Nikon D300s or D7100 ???

Have been living happily with a D300s for a couple of years now. It is undoubtedly the best Dx body Nikon has produced till date. I call it a machine gun and so do many others who use it. Then the megapixel race began. Rumours started cooking up about a camera body with all the goodness of a D300s and more megapixels. They said it’s gonna be called a D400 but Nikon had something else in store and the D7100 was rolled out. It surely isn’t an upgrade to the trusty D300s and it is definitely not close to what the rumours say about the conceptual D400. They still say its round the corner.
Well, lets not get into the hierarchy of the Nikon Dx body lineup. The reason why I’m writing this blog is because lots of friends have asked me this question, “D300s or D7100??” and why I switched back to using the D300s as my primary camera body. There’s a small story about why I did that. Here’s what happened. I was in Goa to get some shots of the Osprey. We set out in a boat and my Sigma 150-500mm was mounted on my new D7100 which I was using as my prime camera body. The boatman spotted an Osprey perched on a fishing net pole and we started our approach. I did a final check of camera settings and took my position. I started taking some shorts as we closed in on it. The Osprey was now aware of our presence and I knew it would take off any moment and I wanted to freeze the take off along with some eye-level flight shots. It was all set. The Osprey slowly lifted it’s wings and I opened fire with the rated 6 frames per second. The Osprey aborted the take off and lowered back it’s wings, paused for a moment and then took off. I released the shutter again but this time the camera was firing rather sluggishly. The buffer was busy writing the previous six shots slowing the frame advance rate to less than 2 frames per sec. I missed the actual take off and most of the head-on eye level flight shots of the Osprey. Phew, that was frustrating!!!
Here’s what technically happened :
The Nikon D7100 shoots at 6 frames per second. Thats pretty good speed right ?? Right!!!,  but the problem starts after it has taken those 6 continuous shots per second. The buffer gets exhausted and takes a good 2 seconds to clear up completely before it gives you another round of 6 continuous shots. If action is still going and you want more shots, you’ll get them but at less than 2 frames per second. No matter how hard you press the click button. You will have to stop shooting for two full seconds before the camera resumes it’s rated capacity of 6 fps. TWO FULL SECONDS !!! that’s too much time when you’re shooting birds & wildlife in action.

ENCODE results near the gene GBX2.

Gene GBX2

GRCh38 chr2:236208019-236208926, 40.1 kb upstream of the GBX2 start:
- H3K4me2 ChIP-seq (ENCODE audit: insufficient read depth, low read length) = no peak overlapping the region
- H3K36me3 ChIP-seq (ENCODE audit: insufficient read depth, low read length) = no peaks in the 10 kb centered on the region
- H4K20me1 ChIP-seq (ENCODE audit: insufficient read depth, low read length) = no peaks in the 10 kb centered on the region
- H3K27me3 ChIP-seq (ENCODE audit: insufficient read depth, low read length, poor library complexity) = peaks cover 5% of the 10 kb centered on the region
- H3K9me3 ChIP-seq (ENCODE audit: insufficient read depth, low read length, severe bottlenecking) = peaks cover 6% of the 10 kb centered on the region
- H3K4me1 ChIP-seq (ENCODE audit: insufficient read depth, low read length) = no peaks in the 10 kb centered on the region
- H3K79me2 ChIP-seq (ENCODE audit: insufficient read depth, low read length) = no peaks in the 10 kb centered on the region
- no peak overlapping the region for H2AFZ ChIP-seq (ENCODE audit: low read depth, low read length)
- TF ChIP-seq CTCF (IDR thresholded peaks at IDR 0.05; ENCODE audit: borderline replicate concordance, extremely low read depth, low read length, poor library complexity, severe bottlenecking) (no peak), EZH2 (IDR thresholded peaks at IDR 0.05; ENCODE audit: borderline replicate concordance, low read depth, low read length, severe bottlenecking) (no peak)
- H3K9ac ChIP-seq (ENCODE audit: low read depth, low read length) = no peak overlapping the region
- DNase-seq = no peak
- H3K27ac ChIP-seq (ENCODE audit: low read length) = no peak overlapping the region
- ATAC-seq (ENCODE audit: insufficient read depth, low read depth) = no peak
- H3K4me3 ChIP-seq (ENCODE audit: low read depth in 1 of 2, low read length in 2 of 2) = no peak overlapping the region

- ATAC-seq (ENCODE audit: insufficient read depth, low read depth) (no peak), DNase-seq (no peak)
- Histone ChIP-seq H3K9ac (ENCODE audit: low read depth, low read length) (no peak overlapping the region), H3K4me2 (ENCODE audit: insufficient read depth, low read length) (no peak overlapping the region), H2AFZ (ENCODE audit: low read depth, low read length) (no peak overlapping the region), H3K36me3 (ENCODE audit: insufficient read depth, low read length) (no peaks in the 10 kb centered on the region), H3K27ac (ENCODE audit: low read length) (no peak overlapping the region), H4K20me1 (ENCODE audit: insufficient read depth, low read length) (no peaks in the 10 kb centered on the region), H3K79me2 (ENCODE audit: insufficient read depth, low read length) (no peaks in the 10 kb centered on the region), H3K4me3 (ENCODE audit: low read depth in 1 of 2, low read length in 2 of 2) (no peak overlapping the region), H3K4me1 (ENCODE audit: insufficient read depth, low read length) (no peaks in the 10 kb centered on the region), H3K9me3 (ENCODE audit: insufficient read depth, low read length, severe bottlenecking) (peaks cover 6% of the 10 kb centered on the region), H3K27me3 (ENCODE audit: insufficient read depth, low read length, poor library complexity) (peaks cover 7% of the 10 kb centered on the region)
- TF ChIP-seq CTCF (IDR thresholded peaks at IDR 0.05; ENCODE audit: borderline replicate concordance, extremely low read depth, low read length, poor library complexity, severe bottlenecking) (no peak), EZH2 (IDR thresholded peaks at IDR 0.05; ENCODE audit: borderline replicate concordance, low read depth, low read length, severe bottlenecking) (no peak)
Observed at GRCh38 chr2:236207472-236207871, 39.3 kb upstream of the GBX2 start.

On the contrary, The D300s, the war horse, shoots at 8 frames per second and doesn’t stop after taking those eight shots. It fires a total of 17 shots before it’s buffer exhausts. In simpler words, the D300s shoots almost three times faster than the D7100.  It might not matter to many and most will not even notice this, especially those who haven’t used the D300s. But for me, it’s a game changer.Well, that’s me. Birds in action is my favourite genre.
I certainly don’t mean to say that the D7100 is not a good camera. Other than the issue I have mentioned above, D7100 is almost at par with the D300s. The 24 megapixels of D7100 are of great use if you intend to make large prints of your images. During my recent exhibition, I made 2 ft x 3 ft prints from heavily cropped images shot with my D7100. All the other specs are more or less similar to the D300s. Also, Nikon has managed to maintain the high ISO performance in spite of doubling the pixel count. Have taken some high ISO test shots with it, those who are interested can find the results on my Facebook profile.
Bottom Line : The Nikon D7100 is very good for shooting landscapes, static or slow moving birds & wildlife and all other kinds of general photography. It is a perfect upgrade for people using the D7000. If you are a D300s user, you are not going to like the D7100 unless you are megapixel hungry. So I suggest you to keep waiting for the D400.  The ergonomics, size & feel of the D300s is incomparable.  My D300s has regained it’s position as my prime camera body and will remain there. The D7100 will now be my secondary camera body until Nikon releases it’s much awaited D400.